• Loading metrics

Getting More Mileage from Lymph Node Biopsies

Getting More Mileage from Lymph Node Biopsies


If breast cancer cells escape from the initial tumor site, they often travel to axillary lymph nodes (ALNs) in the armpit. Surgical removal and biopsy of axillary lymph nodes are routinely used to assess the stage of a patient's cancer, and prevent cancers that have spread into the lymph nodes from further metastasis. Because ALN dissections can cause uncomfortable chronic arm swelling, they are often preceded by a biopsy of the sentinel lymph node, the first node into which the tumor tissue drains. If sentinel lymph node biopsy reveals evidence of metastasis, surgeons then remove and dissect the ALNs. Lymph nodes are primarily examined for the presence of metastatic tumor cells, and, more recently, researchers are even searching for the presence of isolated tumor cells and breast cancer–associated gene expression patterns in local nodes.

In light of increasing evidence that the immune system is perturbed both locally at the tumor site and systemically as the cancer progresses, Peter Lee and colleagues set out to study the state of the immune system in draining lymph nodes. They determined profiles of CD4 and CD8 lymphocytes and dendritic cells from sentinel node biopsies and (nonsentinel) axillary lymph node dissections. Their results suggest that these immune profiles harbor independent information about the likelihood of tumor recurrence.

The researchers used automated high-resolution imaging to determine the numbers of CD4 T cells, CD8 T cells, and CD1a-positive dendritic cells in 47 sentinel and 104 axillary nodes from 77 patients with breast cancer. Five-year follow-up data were available for all patients, and 33 patients had disease recurrence within that time. The researchers found that sentinel and axillary nodes from cancer patients (whether the nodes contained tumor cells or were tumor free) contained fewer CD4 and CD8 T lymphocytes than nodes from cancer-free control patients. Dendritic cells were also reduced in tumor-positive nodes, but increased in tumor-free axillary nodes.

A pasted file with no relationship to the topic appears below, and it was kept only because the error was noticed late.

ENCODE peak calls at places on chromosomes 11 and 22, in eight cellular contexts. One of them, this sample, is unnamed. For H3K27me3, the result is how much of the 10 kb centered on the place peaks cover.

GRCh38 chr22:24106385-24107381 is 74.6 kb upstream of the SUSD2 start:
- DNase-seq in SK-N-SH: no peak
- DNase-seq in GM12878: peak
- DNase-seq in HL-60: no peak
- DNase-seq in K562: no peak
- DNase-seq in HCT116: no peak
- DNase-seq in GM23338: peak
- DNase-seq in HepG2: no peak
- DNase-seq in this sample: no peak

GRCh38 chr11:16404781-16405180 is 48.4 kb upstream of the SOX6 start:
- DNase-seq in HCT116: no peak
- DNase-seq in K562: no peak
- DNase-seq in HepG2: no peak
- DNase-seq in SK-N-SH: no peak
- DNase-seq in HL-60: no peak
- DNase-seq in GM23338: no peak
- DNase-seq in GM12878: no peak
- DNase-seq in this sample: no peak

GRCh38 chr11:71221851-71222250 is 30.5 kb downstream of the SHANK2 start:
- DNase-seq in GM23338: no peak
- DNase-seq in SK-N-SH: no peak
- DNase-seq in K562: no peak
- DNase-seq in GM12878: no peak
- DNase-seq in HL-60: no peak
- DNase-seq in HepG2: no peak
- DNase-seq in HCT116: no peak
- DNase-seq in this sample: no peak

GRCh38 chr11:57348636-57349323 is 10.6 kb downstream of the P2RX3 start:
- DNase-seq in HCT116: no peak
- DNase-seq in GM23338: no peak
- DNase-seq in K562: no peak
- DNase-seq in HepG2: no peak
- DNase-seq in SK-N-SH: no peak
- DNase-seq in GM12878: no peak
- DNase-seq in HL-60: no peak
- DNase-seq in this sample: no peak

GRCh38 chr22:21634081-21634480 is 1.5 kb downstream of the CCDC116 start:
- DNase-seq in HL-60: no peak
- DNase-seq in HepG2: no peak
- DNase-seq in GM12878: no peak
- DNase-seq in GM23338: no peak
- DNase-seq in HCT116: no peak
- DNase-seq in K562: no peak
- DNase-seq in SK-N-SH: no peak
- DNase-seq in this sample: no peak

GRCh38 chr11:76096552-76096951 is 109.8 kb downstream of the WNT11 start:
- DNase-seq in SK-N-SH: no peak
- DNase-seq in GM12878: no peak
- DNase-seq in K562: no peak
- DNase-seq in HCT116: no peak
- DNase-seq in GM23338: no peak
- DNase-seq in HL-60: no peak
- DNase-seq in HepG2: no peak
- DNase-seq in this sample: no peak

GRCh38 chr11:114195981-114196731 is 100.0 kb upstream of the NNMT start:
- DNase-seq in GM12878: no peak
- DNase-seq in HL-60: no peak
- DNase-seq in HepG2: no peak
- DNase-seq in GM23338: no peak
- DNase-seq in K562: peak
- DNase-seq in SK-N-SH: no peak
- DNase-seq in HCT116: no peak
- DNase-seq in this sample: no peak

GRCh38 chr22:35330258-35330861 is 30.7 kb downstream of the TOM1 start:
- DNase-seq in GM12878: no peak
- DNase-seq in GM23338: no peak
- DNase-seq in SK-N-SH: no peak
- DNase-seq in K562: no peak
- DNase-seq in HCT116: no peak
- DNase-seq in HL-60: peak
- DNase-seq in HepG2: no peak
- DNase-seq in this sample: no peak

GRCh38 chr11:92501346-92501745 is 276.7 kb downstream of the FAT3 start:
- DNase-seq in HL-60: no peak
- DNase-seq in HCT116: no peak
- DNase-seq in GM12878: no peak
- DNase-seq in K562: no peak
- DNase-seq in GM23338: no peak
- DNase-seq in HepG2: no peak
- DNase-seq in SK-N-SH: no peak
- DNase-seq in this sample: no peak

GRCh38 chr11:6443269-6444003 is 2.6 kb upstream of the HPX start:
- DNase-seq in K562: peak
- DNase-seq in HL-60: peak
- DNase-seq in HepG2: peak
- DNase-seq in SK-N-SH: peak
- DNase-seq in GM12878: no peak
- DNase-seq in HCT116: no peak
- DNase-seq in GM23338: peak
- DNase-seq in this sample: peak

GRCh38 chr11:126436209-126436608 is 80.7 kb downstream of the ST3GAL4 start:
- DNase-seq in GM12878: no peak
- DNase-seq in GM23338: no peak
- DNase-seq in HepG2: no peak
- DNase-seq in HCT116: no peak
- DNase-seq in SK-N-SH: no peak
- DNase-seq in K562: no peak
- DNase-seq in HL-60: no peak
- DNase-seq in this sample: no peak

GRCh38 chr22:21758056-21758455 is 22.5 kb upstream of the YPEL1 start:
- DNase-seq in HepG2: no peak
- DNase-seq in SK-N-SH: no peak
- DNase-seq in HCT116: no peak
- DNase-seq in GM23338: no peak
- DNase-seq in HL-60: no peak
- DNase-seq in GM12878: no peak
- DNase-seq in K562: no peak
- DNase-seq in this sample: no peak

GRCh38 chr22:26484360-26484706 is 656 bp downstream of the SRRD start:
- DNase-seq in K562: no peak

By dividing the patients into a “training set” of 29 individuals and a “test set” of 48 individuals, the researchers could test whether the correlations found in the test set could predict disease-free survival. They found that axillary node CD4 T cell and dendritic cell numbers, regardless of tumor status, were correlated with disease-free survival, but that this was not the case for immune parameters in the sentinel nodes (all of which were tumor-positive). Moreover, in their dataset, the predictive power of the immune parameters in the axillary nodes was better than that of any other characteristics of the patients, including pathological parameters such as tumor size and extent or size of nodal metastases.

These results suggest that, in patients with tumor-positive sentinel nodes, immune profile data from axillary nodes hold additional information on the probability of disease recurrence. As the authors suggest, these results warrant larger prospective studies to test these relationships and explore them in more detail. Another important open question is whether immune profile information from lymph nodes can predict risk of recurrence even in women whose cancers are caught at a stage where they have not yet spread to any lymph nodes.